Despite the fact that jurors may be familiar from their own experience with factors relevant to the reliability of eyewitness observation and identification, it cannot be said that psychological studies regarding the accuracy of an identification are within the ken of the typical juror (see, People v Cronin, supra, 60 NY2d, at 433). Moreover, in recognition that expert testimony of this nature may involve novel scientific theories and techniques, a trial court may need to determine whether the proffered expert testimony is generally accepted by the relevant scientific community (see, People v Wesley, , 83 NY2d 417, 423- 429).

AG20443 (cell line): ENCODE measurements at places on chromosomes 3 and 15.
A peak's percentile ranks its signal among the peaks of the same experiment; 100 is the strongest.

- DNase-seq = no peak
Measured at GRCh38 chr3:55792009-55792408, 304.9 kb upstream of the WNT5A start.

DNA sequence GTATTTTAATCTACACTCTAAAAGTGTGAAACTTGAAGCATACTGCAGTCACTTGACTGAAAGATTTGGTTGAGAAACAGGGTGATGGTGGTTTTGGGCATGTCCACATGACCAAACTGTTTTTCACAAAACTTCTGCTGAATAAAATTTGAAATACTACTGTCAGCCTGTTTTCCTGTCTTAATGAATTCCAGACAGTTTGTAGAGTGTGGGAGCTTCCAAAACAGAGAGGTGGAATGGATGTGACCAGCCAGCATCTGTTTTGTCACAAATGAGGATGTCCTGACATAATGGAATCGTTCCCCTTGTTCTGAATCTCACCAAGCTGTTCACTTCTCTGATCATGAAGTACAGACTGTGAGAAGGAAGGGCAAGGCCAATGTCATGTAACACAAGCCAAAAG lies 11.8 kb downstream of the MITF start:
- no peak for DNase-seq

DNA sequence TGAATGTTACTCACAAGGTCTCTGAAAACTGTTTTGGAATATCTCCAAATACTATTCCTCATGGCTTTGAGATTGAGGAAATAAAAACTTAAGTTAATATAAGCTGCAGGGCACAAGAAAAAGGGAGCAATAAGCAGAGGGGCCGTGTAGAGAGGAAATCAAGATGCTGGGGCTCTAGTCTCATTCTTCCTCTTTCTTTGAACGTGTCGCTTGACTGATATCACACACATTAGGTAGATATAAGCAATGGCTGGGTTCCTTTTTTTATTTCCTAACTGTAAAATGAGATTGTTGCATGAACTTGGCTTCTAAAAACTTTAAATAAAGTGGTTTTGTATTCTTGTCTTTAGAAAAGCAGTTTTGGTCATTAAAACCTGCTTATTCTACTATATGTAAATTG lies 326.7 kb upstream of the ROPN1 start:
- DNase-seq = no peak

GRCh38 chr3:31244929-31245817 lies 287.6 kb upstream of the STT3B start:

Applying this framework to the case at bar, we note that in summarily rejecting defendant's motion on the ground that such testimony was per se inadmissible, the Hearing Court failed to exercise its discretion. The Trial Court, however, subsequently entertained defendant's renewed request for the introduction of expert testimony. Since the motion was considered during the People's case-in-chief, the court was in a position to weigh the request against other relevant factors, such as the centrality of the identification issue and the existence of corroborating evidence. For example, by this stage of the proceedings, the court had heard testimony regarding the circumstances under which Perani observed defendant during the incident. Testimony had also been elicited from the police officer who arrested defendant while in possession of Perani's stolen vehicle. Hence, the court was aware of corroborating evidence in addition to the identification testimony. Given the particular facts and circumstances of this case, we cannot say the Trial Court's denial of defendant's motion constituted an abuse of discretion.